I’ve had to euthanize several cats, and while it’s always heartbreaking, in every case I knew it was the right decision, at the right time, which made it somewhat easier to bear.
The worst euthanasia decision I ever had to make was for my horse Nick. He was 23 years old and still in excellent health; his age was just beginning to show. He was spending the summer at a friend’s farm in New Hampshire, and I’d been up to see him earlier and enjoyed what proved to be our last ride together. I’d planned to bring him home at the end of August, but Anne suggested leaving him with her for another couple of weeks to enjoy grazing relatively fly-free now that summer was over.
A few days before Nick was to be trailered home, I got one of those calls that kicks you in the gut: “Nick’s been hurt. Hurt bad. You need to get up here fast.” A frantic two hours’ drive later, I saw my horse: scraped and bruised from his struggle to regain his feet after somehow sliding under the electric wire down a small slope and getting cast on his back in a shallow swale. (We never figured out how it happened; perhaps it was a small stroke?) But that was superficial and not of concern.
What froze my heart was Nick’s loss of sensation in his hind legs. He could move them, clumsily, but he couldn’t feel them – he’d lost all proprioception beyond his croup. He could walk, but with each step he swayed terrifyingly close to falling.
Anne’s vet did what she could. We decided to see if he would heal, and when I left at last I clung to some shreds of hope through the leaden misery of replaying again and again in my mind what I’d seen.
For the next few days I kept in close touch with Anne. One night came another frantic call: “Nick’s down in his stall and he can’t get up. I’m getting help. Be ready to come up. Be ready to decide.” That evening we almost made the decision. I waited by the phone, unable to leave immediately, knotted up in helpless worry. But Anne’s neighbors came over and her vet joined the fight to get him back up; Nick tried, rested, tried again; the human crew who refused to give up on him inched this 1,000-pound animal over to the outside door of the stall, got his front legs out, pushed and heaved him farther, farther – and Nick slid out, got up on all fours, and tottered off looking for grass. Anne phoned me, exhausted, triumphant, with the good news, and to report that her neighbors had joined the big red goofball’s fan club.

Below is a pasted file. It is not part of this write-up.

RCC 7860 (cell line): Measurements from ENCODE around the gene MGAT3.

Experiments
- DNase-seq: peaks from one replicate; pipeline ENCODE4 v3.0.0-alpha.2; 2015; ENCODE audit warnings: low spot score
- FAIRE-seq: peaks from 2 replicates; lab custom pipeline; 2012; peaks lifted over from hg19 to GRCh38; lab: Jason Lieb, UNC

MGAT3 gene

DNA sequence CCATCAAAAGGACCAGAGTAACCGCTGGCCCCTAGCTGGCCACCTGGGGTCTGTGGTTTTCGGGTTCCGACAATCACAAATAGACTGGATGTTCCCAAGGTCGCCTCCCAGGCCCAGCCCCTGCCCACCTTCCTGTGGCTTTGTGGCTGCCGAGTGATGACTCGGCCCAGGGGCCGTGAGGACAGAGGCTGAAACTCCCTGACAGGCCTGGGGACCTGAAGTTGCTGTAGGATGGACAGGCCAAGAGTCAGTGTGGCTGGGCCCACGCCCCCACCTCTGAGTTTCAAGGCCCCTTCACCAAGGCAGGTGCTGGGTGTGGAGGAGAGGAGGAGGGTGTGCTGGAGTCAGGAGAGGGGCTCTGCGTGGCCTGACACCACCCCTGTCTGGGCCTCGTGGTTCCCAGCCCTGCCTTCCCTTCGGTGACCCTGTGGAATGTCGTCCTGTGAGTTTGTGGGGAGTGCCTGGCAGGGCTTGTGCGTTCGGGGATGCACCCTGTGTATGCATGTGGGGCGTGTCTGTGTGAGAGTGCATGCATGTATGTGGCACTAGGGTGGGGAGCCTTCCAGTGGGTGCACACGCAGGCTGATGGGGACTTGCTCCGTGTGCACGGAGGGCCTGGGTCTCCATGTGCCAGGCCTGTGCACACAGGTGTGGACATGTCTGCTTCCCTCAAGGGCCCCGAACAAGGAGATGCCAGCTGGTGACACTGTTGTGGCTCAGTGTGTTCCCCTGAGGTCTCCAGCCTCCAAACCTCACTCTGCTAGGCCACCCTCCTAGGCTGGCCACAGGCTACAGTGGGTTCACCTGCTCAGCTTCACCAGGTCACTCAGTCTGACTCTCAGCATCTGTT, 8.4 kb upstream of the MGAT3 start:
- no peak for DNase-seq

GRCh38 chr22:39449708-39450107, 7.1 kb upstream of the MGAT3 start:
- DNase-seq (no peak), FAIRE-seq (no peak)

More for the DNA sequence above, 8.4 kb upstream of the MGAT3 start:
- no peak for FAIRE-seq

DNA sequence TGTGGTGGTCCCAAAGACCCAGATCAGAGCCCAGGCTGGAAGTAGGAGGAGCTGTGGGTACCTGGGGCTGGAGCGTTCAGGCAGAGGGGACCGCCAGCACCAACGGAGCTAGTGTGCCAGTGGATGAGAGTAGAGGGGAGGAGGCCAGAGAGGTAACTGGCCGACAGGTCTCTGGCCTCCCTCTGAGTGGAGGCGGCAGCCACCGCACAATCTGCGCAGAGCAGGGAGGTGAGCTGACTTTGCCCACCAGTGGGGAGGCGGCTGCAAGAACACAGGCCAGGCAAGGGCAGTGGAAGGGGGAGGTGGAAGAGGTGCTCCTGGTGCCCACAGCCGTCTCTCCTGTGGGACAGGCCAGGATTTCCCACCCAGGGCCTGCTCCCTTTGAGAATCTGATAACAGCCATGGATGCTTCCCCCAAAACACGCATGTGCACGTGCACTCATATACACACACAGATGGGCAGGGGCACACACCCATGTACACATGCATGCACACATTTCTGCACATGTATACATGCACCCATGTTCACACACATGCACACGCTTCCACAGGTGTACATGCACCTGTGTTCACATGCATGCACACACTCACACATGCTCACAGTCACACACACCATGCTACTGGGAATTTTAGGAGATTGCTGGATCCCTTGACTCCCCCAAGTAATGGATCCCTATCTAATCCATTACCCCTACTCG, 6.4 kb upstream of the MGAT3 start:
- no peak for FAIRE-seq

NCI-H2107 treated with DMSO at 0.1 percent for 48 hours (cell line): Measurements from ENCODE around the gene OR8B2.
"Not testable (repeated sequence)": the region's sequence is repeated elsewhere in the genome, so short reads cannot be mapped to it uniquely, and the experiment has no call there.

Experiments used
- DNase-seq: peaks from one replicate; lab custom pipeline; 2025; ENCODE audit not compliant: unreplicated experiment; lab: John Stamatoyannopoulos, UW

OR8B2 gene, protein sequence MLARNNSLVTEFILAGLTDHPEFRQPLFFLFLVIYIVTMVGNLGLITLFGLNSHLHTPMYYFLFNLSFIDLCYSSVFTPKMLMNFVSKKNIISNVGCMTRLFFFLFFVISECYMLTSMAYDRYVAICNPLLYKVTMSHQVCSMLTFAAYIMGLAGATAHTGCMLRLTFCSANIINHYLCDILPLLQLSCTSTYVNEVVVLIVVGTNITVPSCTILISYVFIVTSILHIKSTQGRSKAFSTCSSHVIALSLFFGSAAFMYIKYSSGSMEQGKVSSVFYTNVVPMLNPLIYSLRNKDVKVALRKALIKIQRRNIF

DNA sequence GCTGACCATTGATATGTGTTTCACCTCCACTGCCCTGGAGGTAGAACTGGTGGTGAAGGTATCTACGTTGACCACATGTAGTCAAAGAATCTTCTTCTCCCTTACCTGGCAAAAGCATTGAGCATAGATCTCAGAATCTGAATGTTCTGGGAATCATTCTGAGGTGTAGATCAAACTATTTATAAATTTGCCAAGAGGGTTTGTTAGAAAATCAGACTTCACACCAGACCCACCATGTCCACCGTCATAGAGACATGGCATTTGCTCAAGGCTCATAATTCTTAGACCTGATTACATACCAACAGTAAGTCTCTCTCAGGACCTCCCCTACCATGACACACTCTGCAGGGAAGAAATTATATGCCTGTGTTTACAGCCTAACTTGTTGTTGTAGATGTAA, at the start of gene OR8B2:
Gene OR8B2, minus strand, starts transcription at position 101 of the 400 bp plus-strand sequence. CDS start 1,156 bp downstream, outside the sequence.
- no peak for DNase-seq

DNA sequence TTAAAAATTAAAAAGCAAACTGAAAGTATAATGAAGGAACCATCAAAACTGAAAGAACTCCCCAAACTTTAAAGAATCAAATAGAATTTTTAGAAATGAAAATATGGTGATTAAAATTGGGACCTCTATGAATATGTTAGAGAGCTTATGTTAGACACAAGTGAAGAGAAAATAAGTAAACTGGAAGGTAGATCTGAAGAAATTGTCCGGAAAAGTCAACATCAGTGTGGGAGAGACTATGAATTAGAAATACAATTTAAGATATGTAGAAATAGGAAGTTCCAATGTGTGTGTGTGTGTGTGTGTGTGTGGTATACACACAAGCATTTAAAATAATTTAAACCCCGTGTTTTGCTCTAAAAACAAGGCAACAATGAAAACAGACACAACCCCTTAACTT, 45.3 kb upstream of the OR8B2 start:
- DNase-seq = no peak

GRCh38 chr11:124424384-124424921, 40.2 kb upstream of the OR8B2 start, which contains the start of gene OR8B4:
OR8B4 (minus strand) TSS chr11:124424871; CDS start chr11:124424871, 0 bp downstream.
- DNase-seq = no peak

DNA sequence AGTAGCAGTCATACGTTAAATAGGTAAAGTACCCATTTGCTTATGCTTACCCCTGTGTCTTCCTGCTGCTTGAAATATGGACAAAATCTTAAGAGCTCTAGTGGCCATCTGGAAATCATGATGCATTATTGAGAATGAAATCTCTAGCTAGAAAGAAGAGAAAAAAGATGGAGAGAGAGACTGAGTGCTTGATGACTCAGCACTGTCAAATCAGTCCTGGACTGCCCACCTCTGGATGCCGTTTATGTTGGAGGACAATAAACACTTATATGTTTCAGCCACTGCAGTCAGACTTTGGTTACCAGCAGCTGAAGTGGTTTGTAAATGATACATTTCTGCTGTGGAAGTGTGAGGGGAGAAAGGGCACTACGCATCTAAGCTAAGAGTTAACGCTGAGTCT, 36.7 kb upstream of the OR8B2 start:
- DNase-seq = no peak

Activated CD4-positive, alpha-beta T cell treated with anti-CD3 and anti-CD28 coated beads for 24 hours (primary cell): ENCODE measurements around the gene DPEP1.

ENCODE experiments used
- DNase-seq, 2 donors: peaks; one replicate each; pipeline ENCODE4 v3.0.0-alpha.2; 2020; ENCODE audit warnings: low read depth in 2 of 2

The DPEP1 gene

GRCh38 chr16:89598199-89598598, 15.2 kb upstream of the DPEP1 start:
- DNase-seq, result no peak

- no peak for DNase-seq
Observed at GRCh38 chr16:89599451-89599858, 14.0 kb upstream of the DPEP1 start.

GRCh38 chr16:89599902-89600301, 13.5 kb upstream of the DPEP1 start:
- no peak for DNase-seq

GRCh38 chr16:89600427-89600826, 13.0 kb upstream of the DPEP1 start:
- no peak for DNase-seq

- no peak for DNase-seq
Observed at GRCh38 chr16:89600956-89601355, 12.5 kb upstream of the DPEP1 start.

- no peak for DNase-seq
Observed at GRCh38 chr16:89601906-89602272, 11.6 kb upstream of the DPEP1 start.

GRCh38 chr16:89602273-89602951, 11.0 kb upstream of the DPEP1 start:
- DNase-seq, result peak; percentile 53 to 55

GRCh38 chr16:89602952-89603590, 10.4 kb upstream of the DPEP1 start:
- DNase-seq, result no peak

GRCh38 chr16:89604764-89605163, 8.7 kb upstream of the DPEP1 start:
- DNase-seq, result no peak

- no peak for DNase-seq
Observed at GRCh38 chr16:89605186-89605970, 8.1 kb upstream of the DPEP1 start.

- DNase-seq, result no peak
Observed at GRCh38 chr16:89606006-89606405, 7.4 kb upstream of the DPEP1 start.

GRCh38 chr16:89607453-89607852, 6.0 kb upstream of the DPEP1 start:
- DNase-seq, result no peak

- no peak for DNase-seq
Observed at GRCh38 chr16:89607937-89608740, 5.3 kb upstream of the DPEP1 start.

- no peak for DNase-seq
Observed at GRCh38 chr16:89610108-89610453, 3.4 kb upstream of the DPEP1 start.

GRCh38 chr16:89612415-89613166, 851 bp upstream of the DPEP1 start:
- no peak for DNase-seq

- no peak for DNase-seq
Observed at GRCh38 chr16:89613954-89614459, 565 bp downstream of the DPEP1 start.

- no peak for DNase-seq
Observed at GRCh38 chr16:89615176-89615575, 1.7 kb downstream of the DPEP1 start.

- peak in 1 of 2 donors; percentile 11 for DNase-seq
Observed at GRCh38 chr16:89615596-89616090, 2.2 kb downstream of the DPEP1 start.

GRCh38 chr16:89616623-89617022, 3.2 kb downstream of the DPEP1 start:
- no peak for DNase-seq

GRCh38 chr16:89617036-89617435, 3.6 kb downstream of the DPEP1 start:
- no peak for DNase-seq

But the joy from that rescue was fleeting. A couple of days later I drove up to meet Anne’s vet at her farm to discuss what next. I walked down to where Nick was hanging out under the bank barn with Anne’s two horses, the vet by his side. And I knew.
He was glad to see me and he gobbled the doughnut and horse cookies I’d brought him and he wanted his belly scratched (oh, how he loved having his belly scratched! He’d follow you around the paddock slinging his flank at you, demanding more) but he was weaker, I could see that, since the Sunday before when I’d last seen him. He was tired, tired of fighting to go on, and so wobbly he almost fell just moving into position to get his belly scratched.
The vet was so kind. Donna told me she’d seen a much younger horse with the same injury who’d never recovered and that I was right to let him go. She showed me the place on his spine where she believed the injury was. We started to lead him – just with a rope around his neck, Nick was always such a good guy – we were taking him up the slight slope to where I’d chosen to bury him if it came to that. He tried to follow me but halfway up he lost his balance backwards and sagged down. He folded rather than slamming down, lay on his side with his feet higher, picked up his head and tried, started to try to get up. I knelt by his head and comforted him and told him he didn’t have to try any more and told him I loved him and he laid his head back down and trusted me and I stroked his face while the vet gave him the needle and he went so softly so gently he never even drew the harsh agonal last breath. Just… gone.
Anne was at work, distraught because I think she knew what I would decide when I saw Nick. I called her when I made the decision and again afterwards. Donna comforted me as best she could, stayed with me for quite a while afterwards talking and helping me deal with it. We covered his body with a dropcloth and I cut off keepsake strands of his mane and tail. After Donna left I stood leaning on the fence for a while, staring at Nick’s body, and cried. Finally I got his tack into the car and drove to Concord where Anne was working and we cried on each other for a bit. And then I drove home.
That was in September 2005. I’m crying now, reliving it. He’s buried in Anne’s front field. I have a picture of him happily grazing on the spot that became his grave. I look at it every day.